Behavioral data is used to understand what consumers actually did. The data is, traditionally sourced from a company’s transactional system which is backward-looking. Today we have other behavioral data generated as consumers research and shop online that are predictive indicators of a transaction. We also have geo-location data captured via mobile devices (aka POI or Point of Interest) that tell us where and how consumers are interacting with brands over time. This data is incredibly dynamic, predictive and real-time which is what we need to understand how consumers’ interactions with brands change as they receive a constant feed of new news.
Demographic data helps us understand what consumers look like. This data is typically not as predictive in linking attitudes to behaviors but is very easy to comprehend and leverage to inform creative and marketing.
Combining and analyzing these sources of data provides a much more complete consumer view—linking what people say to what they do, where and when they do it and what they look like. Statistical models may be developed to link the behaviors to the attitudes so that we can understand how the varying levels of Perceived Risk impact a company’s relationship with their customers. The models will also help us understand those products and services that are potentially risk-averse and those that are less desirable given consumer needs have shifted post-pandemic. This information may then be used to tailor creative and messaging appropriately to customers based on their level of Perceived Risk. Most of this data is also updated real or near-real time which allows marketers to make targeting adjustments more quickly as consumer views change frequently with the constant feed of new information.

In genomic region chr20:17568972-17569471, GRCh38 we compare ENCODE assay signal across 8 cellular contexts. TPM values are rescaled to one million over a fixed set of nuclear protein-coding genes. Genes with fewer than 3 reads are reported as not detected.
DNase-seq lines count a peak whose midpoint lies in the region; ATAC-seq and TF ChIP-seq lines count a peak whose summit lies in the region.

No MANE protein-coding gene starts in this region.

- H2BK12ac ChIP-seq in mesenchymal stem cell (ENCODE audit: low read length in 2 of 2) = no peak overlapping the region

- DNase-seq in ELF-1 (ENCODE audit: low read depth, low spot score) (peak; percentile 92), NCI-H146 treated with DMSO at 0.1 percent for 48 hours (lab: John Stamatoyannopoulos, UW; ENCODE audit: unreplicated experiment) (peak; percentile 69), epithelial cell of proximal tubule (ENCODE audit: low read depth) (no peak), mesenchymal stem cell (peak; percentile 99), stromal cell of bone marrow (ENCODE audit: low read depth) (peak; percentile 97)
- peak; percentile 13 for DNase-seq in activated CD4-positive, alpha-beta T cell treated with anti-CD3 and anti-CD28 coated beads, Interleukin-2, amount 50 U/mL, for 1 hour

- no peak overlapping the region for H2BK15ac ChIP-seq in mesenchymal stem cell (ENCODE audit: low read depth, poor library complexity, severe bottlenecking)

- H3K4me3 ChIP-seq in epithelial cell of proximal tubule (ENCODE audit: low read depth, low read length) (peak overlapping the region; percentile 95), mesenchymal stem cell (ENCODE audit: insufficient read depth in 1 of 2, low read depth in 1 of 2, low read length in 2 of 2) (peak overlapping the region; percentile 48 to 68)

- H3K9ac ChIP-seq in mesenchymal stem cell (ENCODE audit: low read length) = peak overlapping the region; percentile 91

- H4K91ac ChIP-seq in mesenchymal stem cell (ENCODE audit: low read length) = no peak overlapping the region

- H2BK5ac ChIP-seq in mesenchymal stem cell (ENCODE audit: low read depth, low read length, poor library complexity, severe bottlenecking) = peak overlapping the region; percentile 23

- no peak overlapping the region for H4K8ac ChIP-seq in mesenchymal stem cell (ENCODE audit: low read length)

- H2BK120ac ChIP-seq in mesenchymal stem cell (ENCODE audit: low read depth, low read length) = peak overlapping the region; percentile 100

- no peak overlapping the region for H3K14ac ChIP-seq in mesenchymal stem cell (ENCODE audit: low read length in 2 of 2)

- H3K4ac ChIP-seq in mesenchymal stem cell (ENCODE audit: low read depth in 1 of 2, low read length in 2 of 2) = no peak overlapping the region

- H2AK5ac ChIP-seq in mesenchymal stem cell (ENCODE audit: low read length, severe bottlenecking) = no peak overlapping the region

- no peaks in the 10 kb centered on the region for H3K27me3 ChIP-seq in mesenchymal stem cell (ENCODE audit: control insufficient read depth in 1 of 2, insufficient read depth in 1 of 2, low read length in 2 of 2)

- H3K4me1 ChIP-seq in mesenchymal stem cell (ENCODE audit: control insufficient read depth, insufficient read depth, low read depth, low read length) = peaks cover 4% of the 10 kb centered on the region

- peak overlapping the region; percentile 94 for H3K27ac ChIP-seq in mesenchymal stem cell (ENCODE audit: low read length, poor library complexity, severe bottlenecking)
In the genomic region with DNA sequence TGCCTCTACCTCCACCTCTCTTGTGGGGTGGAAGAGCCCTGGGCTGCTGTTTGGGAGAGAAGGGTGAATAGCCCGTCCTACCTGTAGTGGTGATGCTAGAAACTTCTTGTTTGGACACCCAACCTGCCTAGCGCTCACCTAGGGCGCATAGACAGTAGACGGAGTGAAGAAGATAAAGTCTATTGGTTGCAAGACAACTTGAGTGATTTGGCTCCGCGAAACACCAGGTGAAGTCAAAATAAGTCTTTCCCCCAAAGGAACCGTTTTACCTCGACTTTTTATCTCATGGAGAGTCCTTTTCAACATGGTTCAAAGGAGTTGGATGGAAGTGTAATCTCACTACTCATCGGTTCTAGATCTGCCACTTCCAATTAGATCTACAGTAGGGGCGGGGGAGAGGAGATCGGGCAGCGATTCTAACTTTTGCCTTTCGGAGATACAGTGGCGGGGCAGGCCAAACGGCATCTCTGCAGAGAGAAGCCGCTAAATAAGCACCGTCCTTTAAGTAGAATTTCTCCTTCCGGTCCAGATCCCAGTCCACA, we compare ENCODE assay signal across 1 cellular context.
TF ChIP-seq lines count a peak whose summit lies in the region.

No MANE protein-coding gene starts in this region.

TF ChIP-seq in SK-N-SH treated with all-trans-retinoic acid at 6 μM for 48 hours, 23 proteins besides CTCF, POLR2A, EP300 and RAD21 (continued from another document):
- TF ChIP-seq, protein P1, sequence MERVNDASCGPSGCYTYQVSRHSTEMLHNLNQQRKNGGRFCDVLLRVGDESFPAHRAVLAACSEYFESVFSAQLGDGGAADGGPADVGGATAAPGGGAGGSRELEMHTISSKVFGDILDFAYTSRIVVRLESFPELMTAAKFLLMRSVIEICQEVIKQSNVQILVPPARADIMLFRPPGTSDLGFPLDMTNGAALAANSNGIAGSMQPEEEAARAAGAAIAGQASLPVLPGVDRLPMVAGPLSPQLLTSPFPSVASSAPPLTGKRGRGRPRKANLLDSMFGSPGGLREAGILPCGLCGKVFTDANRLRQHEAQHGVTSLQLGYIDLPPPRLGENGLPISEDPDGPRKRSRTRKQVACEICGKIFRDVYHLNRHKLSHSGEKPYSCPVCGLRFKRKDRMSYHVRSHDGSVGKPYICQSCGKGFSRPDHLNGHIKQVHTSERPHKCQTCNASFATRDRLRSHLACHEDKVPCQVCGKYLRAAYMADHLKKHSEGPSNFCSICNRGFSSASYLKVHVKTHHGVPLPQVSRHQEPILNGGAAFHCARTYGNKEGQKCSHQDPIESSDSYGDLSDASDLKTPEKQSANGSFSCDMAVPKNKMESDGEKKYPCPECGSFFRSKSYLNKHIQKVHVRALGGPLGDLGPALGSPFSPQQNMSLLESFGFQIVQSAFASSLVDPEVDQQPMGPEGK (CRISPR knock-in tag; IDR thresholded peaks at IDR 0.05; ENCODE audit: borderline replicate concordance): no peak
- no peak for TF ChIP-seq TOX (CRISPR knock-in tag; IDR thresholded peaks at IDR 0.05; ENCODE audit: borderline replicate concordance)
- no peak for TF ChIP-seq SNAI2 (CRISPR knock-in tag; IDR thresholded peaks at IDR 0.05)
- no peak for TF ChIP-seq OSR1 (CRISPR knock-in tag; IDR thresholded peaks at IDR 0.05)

USE CASE: Fitness clubs have taken a hit as many people are nervous about exercising indoors, regardless of the newly implemented safety measures. Exercise routines have changed for those who rely on fitness centers given hours of operations are shorter and the restriction on the equipment open for use which is to help enforce the required social distancing. This can be frustrating for some who show up to work out, but then cannot because there is no available equipment. This frustration could push the member to terminate. A solution may be for clubs to leverage the geo-location traffic data to monitor and report attendance patterns. The information could be updated on their website so members could monitor when attendance is higher or lower and adjust their workout time accordingly. This could be taken a step further, where members could be texted when attendance is lower, encouraging a workout in an environment that is safe.
We still don’t know how long it will be before Actual and Perceived Risk converge. In the meantime, we need to be aware of the Perceived Risk and communicate accordingly to maintain our customer relationships. If you are interested in understanding how to identify, measure and predict Perceived Risk so that you can maintain and potentially improve your relationships with your customers, Zapfel Group can help.